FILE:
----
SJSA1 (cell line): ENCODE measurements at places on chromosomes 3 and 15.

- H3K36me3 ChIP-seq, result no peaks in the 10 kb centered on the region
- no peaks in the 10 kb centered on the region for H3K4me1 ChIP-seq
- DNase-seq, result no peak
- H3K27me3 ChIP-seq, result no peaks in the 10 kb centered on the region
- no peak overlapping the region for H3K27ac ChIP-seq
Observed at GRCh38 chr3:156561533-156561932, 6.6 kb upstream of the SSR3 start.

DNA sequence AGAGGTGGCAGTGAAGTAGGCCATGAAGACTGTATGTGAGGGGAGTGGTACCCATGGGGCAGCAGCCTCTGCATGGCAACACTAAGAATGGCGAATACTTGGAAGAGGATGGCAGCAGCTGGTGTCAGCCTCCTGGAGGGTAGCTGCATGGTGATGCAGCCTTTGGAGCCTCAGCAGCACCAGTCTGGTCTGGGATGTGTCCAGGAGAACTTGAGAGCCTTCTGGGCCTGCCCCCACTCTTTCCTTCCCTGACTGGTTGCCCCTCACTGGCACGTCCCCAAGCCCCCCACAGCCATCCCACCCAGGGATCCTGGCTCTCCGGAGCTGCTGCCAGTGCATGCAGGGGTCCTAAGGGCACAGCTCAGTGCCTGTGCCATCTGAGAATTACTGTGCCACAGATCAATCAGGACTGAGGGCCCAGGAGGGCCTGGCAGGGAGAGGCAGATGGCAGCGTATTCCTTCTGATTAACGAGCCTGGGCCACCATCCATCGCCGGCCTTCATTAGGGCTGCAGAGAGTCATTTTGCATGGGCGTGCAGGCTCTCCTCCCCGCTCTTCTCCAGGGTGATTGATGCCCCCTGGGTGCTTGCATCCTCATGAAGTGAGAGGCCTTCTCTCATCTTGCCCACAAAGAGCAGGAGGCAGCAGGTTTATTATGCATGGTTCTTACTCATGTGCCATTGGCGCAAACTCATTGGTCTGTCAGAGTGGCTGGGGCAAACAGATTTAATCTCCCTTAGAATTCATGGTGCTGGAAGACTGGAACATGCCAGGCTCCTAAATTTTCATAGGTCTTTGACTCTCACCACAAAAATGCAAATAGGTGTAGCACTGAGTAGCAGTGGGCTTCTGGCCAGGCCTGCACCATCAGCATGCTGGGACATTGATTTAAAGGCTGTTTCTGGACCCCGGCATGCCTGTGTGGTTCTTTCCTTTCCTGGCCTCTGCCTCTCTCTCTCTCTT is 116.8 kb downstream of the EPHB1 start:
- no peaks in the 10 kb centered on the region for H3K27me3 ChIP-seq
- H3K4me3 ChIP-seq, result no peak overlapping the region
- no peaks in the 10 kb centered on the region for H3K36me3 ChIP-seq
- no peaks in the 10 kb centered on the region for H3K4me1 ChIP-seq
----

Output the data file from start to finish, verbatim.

SJSA1 (cell line): ENCODE measurements at places on chromosomes 3 and 15.

- H3K36me3 ChIP-seq, result no peaks in the 10 kb centered on the region
- no peaks in the 10 kb centered on the region for H3K4me1 ChIP-seq
- DNase-seq, result no peak
- H3K27me3 ChIP-seq, result no peaks in the 10 kb centered on the region
- no peak overlapping the region for H3K27ac ChIP-seq
Observed at GRCh38 chr3:156561533-156561932, 6.6 kb upstream of the SSR3 start.

DNA sequence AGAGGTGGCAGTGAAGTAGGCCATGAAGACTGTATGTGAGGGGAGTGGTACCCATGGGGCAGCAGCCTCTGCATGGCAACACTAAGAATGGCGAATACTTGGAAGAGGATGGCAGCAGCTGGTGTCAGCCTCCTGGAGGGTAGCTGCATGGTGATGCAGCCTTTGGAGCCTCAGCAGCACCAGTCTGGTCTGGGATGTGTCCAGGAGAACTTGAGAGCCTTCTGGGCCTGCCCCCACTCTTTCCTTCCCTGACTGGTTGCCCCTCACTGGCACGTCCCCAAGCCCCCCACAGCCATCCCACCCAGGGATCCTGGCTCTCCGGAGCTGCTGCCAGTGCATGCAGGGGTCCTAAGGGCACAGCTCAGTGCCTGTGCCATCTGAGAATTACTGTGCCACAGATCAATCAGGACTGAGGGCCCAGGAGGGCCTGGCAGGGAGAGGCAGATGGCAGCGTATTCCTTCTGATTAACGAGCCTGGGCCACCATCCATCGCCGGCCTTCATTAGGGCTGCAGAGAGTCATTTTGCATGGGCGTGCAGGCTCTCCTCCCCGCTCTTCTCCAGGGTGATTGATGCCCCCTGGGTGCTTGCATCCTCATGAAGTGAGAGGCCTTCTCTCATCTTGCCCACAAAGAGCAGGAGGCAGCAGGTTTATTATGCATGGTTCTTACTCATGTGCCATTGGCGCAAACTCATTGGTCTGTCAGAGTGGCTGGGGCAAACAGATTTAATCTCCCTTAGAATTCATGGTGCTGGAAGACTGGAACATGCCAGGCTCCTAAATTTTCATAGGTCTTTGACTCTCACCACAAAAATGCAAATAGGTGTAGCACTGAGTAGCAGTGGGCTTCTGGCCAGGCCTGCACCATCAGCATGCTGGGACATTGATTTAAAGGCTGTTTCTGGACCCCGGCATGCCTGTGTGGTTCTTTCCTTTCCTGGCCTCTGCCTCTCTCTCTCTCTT is 116.8 kb downstream of the EPHB1 start:
- no peaks in the 10 kb centered on the region for H3K27me3 ChIP-seq
- H3K4me3 ChIP-seq, result no peak overlapping the region
- no peaks in the 10 kb centered on the region for H3K36me3 ChIP-seq
- no peaks in the 10 kb centered on the region for H3K4me1 ChIP-seq